Pushing fast-food bans and snack taxes, health officials seem obsessed with our weight and, consequently, our diets, too. But these food-focused policies miss their main objective health. As this latest research shows, it’s fitness (not fatness) that determines our well-being (‘Study: Fat people can be healthy, and thin people can get sick, too,’ news, Aug. 12).

A wealth of evidence shows that sedentary lifestyles clearly play a role in our health and longevity. Weight’s impact on disease and death, however, isn’t so clear. In fact, federal government researchers have found that overweight Americans have the lowest death rate of any weight group, and those few extra pounds actually have a protective effect against chronic disease.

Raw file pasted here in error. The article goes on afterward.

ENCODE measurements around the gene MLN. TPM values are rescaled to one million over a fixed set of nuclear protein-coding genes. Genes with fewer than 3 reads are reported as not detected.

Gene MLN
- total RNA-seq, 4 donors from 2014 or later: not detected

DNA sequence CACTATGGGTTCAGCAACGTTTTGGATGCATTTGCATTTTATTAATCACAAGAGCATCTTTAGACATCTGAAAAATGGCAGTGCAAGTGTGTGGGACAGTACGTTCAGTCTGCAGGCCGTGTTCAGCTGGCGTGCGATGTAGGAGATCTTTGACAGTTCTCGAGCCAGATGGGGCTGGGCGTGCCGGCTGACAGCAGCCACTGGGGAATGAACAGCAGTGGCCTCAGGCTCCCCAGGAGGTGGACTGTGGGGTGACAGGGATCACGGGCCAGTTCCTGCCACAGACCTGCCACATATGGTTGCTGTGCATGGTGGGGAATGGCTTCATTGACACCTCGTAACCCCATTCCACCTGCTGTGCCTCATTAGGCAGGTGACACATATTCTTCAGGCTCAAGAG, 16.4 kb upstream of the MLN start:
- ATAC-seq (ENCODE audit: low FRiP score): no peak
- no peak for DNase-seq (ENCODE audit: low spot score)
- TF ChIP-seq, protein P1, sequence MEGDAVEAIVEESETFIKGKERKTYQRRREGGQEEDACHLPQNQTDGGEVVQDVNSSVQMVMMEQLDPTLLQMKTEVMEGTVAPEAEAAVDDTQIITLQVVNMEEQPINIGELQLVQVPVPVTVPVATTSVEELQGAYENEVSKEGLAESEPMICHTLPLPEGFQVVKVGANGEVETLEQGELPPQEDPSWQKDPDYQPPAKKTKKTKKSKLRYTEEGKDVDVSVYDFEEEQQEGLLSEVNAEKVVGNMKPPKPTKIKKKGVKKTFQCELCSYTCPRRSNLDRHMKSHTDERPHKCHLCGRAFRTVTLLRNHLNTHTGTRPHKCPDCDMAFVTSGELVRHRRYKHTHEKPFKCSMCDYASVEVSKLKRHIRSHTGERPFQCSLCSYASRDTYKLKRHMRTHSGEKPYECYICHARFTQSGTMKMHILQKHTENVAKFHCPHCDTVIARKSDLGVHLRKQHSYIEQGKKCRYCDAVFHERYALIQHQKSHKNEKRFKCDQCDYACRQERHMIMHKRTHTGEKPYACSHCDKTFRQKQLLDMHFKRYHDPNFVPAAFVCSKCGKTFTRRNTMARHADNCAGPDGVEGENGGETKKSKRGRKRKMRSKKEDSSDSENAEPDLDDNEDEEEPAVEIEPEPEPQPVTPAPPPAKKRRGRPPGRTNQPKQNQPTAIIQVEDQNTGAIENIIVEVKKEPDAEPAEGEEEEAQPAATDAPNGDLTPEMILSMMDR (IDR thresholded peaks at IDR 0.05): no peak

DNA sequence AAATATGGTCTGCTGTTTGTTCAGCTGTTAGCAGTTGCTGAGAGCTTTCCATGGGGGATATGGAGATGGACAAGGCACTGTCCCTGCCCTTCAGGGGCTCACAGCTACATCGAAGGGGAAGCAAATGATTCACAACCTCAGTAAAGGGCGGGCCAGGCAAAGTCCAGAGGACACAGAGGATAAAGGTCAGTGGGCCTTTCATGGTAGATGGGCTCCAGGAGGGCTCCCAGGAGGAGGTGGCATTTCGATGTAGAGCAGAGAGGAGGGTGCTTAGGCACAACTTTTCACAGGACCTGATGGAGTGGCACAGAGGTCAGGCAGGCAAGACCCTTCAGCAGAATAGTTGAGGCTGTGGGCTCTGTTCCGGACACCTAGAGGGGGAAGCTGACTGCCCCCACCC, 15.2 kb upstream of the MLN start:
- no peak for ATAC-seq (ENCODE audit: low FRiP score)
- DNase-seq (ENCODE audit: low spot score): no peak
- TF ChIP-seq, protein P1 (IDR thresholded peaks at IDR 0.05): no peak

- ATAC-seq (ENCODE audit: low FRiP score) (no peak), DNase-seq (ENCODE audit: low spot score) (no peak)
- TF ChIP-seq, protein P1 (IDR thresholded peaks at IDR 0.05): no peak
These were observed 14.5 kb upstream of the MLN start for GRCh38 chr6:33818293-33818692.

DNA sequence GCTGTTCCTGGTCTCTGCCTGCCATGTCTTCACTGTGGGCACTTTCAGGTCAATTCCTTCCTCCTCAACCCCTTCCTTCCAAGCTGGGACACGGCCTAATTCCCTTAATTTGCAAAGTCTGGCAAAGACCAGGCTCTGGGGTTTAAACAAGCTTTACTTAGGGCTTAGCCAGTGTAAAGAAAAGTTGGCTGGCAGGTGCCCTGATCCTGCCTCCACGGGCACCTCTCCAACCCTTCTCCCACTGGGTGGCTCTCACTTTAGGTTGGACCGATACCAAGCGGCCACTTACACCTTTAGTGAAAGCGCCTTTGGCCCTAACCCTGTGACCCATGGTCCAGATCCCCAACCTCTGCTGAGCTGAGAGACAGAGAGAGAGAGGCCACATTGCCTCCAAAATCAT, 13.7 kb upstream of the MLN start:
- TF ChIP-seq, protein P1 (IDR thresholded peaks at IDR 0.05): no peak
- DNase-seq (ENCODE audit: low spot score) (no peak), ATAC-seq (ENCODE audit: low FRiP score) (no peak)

On the other hand, physical inactivity takes a toll, inside and out. A 2007 study in the Journal of the American Medical Association determined that physical activity levels, regardless of weight, determine the likelihood of dying prematurely. Another study found that individuals who forgo regular exercise age prematurely. So regardless of body weight, Americans who are physically active live longer and look younger than their couch-bound counterparts.

Bottom line: When it comes to America’s health, La-Z-Boys are a bigger threat than French fries.